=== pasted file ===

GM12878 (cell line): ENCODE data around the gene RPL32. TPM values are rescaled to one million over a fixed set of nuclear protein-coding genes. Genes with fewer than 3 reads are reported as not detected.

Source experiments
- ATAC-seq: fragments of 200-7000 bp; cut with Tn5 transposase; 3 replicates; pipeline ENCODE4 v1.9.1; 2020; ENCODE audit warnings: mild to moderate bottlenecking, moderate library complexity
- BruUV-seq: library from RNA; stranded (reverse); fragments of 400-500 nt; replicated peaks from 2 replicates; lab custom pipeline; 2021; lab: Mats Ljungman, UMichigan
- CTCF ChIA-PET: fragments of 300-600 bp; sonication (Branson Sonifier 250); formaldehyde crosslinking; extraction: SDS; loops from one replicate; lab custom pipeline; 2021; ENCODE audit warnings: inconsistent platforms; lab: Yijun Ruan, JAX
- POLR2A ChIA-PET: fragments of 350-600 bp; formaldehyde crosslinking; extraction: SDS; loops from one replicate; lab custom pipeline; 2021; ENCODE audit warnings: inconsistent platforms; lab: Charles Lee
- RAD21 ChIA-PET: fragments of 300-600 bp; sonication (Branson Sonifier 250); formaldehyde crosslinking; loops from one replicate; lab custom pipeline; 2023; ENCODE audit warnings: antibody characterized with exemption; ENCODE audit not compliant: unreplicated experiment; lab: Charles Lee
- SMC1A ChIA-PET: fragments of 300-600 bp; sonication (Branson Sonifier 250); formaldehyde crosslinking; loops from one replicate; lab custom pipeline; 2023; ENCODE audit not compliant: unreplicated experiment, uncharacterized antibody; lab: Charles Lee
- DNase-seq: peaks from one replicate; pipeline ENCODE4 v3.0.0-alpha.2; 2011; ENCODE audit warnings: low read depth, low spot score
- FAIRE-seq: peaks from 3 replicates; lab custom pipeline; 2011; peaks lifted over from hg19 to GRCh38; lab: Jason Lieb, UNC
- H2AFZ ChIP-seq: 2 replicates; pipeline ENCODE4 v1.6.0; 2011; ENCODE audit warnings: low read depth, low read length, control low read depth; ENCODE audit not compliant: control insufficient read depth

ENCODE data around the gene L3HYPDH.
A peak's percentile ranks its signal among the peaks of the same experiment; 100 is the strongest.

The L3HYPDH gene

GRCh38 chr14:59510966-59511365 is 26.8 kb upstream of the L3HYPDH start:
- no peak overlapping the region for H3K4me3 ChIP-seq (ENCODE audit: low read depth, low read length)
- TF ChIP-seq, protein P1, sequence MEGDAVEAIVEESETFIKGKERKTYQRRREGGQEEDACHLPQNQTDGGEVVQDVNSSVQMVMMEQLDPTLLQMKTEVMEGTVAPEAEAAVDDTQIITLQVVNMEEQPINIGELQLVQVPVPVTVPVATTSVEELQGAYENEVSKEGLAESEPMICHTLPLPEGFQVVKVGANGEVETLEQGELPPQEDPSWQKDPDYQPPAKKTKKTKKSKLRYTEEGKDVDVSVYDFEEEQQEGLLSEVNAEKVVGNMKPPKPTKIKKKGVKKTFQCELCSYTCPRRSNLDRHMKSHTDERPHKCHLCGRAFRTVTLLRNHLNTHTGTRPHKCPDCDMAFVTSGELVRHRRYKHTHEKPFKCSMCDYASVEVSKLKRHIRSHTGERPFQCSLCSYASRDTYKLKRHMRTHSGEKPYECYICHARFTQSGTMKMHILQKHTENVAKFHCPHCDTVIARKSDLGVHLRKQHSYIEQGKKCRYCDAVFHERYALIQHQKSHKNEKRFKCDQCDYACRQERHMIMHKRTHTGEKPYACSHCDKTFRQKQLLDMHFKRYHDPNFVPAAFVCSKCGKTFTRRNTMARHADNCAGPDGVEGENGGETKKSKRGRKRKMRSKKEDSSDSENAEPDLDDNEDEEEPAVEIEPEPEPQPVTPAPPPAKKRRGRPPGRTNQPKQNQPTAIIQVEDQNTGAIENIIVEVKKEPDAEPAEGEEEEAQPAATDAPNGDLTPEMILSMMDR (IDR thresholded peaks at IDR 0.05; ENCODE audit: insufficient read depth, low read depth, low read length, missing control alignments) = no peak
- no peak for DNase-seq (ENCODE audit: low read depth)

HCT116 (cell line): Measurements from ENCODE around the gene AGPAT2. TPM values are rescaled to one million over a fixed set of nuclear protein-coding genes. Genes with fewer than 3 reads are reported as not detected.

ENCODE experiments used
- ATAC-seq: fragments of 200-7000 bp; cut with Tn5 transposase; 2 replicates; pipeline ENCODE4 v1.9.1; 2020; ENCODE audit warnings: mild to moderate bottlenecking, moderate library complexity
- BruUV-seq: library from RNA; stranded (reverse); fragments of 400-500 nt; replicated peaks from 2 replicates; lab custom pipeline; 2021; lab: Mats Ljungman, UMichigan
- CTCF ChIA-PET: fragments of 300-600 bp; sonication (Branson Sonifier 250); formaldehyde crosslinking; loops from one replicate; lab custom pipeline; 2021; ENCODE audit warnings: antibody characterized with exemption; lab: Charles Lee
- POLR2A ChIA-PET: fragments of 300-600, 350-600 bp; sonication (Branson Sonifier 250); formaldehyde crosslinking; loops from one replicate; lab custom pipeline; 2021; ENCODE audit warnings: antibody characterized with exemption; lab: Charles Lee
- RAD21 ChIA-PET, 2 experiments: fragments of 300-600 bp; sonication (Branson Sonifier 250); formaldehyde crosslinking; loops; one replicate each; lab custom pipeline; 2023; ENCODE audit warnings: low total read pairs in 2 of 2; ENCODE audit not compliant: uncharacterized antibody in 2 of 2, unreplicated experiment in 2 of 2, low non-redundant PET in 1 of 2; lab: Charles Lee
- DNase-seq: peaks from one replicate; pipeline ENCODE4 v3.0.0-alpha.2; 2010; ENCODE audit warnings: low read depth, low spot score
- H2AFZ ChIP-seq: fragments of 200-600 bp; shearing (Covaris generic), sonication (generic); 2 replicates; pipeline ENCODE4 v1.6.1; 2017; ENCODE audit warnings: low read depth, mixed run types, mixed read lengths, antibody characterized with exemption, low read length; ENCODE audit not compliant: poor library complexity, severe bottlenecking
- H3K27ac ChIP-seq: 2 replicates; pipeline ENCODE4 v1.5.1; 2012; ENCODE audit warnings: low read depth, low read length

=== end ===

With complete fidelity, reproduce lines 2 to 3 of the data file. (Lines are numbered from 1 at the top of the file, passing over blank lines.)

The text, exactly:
Source experiments
- ATAC-seq: fragments of 200-7000 bp; cut with Tn5 transposase; 3 replicates; pipeline ENCODE4 v1.9.1; 2020; ENCODE audit warnings: mild to moderate bottlenecking, moderate library complexity